God’s absence would be less incongruous if He at least said why He chose to make His manifold Presence so obscure. What kind of parent fails to explain his actions, thus causing His offspring to feel confused and insecure? Come on God, why the riddle if you want us too earn salvation, through faith or however? You could give us a palpable basis for faith, and an object for our love, instead of abandoning us to a blind – thus certainly unwise, and most likely morally unsound – ‘leap’. Or just putting a stop to the Almighty subterfuge would be a start: why not, for example, arrange things so that our bodies disappear rather than rot in the ground, unless we aren’t really meant to believe in life after death? Yes, I’m aware of Jesus’ supposed triumph over decomposition, but I’m not all that impressed by one distant and poorly substantiated exception to the general rule.
From the Christian point-of-view belief on the basis of faith rather than fact is a good thing – a proper criterion for salvation since anything else would be too easy. (We are advised to believe in God on faith at any rate, even though the absurdity of believing anything else on those grounds is granted, naturally enough. How many upstanding Anglicans would set forth to proclaim the Good News to a group of hooded ruffians, or eschew medical care when ill, trusting on faith that Providence and prayer should keep them from harm? “Ah, yes, well… Quite.”) Indeed, some Christians may feel moved to chime in with “Gosh, isn’t it all wonderful; isn’t our Lord fulsome because He has bestowed upon us a chance to be tested?” And, to be fair, such sentiments would extend logically from a sort of twisted rationale, wherein belief has value precisely because it’s not straightforward, owing to its lack of foundation. Other apologists say, again with a whiff of reason, that the nature of God’s presence in a time and in a “mortal” guise, explains His current absence: they say He had to become our Messiah and die on a cross at a specific point in our history, which is, of course, now past.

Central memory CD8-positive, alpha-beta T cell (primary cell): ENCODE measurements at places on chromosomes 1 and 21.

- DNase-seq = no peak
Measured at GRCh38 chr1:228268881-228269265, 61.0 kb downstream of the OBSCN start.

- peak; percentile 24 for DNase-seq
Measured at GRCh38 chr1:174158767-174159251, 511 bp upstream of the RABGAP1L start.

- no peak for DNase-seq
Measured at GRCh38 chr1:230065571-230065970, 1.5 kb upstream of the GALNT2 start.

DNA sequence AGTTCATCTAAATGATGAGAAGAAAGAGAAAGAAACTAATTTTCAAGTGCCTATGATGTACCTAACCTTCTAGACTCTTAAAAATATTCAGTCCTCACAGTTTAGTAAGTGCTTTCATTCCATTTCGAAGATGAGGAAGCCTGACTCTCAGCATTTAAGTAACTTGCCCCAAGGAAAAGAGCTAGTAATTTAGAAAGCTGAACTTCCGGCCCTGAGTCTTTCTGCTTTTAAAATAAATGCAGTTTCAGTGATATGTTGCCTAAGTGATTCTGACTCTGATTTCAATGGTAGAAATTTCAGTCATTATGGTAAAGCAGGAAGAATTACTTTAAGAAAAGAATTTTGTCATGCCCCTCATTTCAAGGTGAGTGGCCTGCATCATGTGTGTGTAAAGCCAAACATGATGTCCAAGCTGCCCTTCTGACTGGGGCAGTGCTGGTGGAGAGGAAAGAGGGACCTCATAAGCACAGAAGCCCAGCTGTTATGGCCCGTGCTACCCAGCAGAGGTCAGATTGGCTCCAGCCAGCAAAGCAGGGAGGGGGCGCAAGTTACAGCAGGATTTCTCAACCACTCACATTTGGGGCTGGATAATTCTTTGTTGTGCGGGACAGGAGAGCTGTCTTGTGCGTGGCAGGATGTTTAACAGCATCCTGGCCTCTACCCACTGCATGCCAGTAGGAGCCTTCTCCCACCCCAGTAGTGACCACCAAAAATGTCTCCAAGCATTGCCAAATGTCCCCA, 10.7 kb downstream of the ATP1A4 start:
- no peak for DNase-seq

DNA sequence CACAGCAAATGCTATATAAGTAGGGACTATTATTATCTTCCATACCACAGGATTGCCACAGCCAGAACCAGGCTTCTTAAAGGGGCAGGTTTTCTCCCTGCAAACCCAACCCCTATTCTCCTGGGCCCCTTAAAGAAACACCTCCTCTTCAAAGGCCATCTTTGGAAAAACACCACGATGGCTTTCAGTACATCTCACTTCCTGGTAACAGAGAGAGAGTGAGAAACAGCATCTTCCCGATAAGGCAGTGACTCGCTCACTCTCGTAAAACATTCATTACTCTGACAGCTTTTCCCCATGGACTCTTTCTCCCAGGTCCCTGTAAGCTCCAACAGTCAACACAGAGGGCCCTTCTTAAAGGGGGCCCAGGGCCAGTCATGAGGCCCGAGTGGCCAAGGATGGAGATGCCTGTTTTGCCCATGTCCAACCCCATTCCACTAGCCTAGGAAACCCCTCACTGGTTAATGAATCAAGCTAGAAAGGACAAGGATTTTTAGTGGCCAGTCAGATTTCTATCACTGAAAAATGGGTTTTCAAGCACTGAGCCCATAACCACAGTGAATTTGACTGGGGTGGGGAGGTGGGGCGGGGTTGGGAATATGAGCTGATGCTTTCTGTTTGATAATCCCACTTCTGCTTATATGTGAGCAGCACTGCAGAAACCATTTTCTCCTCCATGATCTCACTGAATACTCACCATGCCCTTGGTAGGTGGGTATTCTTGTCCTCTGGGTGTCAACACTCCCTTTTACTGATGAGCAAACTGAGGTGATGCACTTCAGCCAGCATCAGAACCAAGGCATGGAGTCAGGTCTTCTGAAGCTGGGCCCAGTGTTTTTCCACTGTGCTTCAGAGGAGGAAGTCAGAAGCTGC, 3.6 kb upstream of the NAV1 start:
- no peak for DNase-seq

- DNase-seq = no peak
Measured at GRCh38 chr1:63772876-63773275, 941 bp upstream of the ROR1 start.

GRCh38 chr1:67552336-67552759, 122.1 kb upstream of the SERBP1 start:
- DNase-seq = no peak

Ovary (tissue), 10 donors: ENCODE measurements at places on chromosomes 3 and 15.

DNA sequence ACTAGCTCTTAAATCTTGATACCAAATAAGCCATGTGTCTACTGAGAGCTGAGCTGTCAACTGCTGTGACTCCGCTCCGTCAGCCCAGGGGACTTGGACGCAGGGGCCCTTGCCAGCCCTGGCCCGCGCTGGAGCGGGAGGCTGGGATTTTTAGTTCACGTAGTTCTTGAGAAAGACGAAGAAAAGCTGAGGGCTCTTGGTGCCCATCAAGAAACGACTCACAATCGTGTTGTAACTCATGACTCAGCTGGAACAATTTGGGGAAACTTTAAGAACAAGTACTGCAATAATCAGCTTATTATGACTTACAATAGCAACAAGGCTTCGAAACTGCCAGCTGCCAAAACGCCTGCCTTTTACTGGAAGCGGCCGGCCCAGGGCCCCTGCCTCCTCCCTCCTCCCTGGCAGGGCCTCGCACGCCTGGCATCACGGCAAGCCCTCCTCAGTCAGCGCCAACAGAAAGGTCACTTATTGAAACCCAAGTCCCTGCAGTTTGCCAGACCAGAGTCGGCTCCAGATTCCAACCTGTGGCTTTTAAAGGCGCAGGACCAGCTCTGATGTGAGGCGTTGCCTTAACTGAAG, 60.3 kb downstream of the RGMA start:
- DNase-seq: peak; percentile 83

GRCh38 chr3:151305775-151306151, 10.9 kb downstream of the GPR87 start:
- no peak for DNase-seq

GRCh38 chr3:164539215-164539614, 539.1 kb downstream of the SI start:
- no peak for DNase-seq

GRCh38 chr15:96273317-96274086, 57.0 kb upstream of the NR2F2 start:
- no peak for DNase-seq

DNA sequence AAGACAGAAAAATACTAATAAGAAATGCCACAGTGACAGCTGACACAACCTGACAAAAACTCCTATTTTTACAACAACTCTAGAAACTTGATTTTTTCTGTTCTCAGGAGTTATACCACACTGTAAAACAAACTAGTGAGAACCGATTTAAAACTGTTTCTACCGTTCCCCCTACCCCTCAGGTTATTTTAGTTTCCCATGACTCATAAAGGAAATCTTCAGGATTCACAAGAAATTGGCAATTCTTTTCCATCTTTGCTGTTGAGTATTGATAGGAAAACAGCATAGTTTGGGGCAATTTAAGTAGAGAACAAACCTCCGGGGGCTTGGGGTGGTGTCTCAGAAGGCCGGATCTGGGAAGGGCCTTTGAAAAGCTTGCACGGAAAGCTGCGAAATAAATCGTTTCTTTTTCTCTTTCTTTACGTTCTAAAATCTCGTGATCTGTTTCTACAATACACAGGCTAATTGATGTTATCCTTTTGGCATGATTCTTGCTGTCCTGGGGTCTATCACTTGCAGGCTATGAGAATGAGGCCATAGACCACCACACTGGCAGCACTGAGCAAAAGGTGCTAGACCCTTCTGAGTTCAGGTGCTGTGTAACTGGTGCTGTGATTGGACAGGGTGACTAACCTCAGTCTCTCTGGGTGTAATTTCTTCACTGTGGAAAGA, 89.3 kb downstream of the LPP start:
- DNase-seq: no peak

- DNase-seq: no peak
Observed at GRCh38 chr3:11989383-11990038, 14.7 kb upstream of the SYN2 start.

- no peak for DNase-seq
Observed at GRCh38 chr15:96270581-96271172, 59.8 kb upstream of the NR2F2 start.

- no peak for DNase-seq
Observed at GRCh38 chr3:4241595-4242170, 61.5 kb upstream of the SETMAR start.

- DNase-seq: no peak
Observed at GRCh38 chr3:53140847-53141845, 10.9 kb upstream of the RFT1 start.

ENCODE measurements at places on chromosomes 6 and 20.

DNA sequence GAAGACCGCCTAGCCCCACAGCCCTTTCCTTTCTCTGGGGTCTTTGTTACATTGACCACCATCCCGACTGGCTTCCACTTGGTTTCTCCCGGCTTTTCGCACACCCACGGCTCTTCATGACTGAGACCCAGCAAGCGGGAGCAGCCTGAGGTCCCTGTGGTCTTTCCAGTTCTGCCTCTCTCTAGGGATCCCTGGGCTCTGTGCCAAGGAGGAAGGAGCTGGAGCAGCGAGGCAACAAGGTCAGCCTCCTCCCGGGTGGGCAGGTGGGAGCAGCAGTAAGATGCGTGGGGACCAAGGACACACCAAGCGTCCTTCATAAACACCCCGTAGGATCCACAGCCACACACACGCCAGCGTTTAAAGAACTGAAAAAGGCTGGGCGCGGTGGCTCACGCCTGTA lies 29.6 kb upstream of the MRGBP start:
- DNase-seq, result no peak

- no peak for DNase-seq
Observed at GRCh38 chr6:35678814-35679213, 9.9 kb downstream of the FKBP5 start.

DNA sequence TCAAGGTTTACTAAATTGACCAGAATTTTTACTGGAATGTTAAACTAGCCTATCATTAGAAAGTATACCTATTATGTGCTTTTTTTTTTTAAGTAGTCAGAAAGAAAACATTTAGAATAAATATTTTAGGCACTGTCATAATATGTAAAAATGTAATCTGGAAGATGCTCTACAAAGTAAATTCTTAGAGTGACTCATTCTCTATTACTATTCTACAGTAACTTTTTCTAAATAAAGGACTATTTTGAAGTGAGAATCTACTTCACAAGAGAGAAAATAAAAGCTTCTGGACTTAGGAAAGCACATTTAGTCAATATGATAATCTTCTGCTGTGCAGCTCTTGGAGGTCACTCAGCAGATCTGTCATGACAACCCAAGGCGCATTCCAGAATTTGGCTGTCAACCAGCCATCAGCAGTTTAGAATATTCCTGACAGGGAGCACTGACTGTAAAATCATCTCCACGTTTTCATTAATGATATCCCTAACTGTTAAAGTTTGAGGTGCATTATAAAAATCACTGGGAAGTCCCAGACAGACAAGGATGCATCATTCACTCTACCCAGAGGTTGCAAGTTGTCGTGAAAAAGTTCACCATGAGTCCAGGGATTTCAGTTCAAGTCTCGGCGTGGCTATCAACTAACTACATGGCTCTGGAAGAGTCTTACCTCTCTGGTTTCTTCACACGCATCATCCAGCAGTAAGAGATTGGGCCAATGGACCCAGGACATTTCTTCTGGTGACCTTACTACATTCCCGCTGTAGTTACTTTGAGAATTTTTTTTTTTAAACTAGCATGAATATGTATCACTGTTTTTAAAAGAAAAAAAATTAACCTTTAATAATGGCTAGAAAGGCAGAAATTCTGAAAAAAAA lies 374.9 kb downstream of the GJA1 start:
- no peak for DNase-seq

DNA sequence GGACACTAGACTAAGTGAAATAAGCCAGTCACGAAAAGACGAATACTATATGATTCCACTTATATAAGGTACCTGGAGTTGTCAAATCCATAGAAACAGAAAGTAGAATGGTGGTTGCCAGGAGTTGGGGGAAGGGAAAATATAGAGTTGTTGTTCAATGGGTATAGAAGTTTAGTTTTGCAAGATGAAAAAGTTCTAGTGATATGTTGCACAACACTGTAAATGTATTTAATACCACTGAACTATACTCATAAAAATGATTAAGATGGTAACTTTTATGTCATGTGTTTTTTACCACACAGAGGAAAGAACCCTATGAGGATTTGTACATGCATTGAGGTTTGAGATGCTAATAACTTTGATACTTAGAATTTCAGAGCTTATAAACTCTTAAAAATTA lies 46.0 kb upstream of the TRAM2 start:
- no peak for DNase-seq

But no, once Risen the Lord didn’t have to limit His Royal Appearances to such a short period after His “death”. He didn’t have skip the twenty-first century Jesus tour for his modern day fans, nor did He have to deprive all but a few close allies of his post-resurrection appearances in the first century. Come on, didn’t the resurrected King realise that we, now, would all be far more impressed if he’d appeared to (and converted?) the movers and shakers (and the sceptics) of his day – the Jewish Sanhedrin, or Pontius Pilate perhaps? He could even have dispersed visions of his Risen Self beyond the confines of Palestine, if He’d chosen to do so. That would’ve been something for the history books, and mindful that He was restricted to one stay on Earth He ought to have thought about the history books. It seems God was in a too trusting frame of mind if He thought human beings would be sufficiently moved to comprehensively record their experience of the Divine. What a disappointment: not a single authentic first century record of Christ, outside the Gospels, even though Roman historians and Jewish historians meticulously recorded just about everything else – including other “saviours” like Joshua of Galilee. For goodness sake, didn’t anyone else notice the eclipse, the Earthquake, and the walking dead detailed in Matthew 28?
If faith rests on a delicate recipe which combines reasons to believe (presence) and reasons to doubt (absence), then God got it all wrong – He grossly overbaked the latter and made a terrible mess in the kitchen. Perhaps His ‘taking a back seat’ in times of plenty, or when events haven’t really concerned Him, is partially forgivable – if still inexplicable. But harebrained nature of belief is soon fully exposed when we ask how God could have kept His Abundance to Himself while massacres were being perpetrated in His various names. To my mind a bit of parental mediation was certainly called for in 1572, when Catherine de Medici precipitated the Catholic slaughter of thousands, and thousands, of Huguenots. Equally, the Early Church may not have visited unhappiness and murder upon “heretical” Manichaes, Docetists, and Arians, if only He had turned up to settle to odd doctrinal dispute.
But then we are talking about the same Moral Force that was furious with Moses’ cohorts when they didn’t murder absolutely everyone in the Midianite gang – sorry “race”, not “gang”, like the similarly unfortunate Canaanite race. (Yes, every single man and beast were for it second time around, even if God did expressly decree that the young female virgins should be ‘spared’…) Finally, sincerely, and most decisively, there is just no way – no way – to defend belief in a God who couldn’t even manage an appearance when six millions of his ‘chosen people’ were being stripped naked, obscenely brutalised, and then gassed.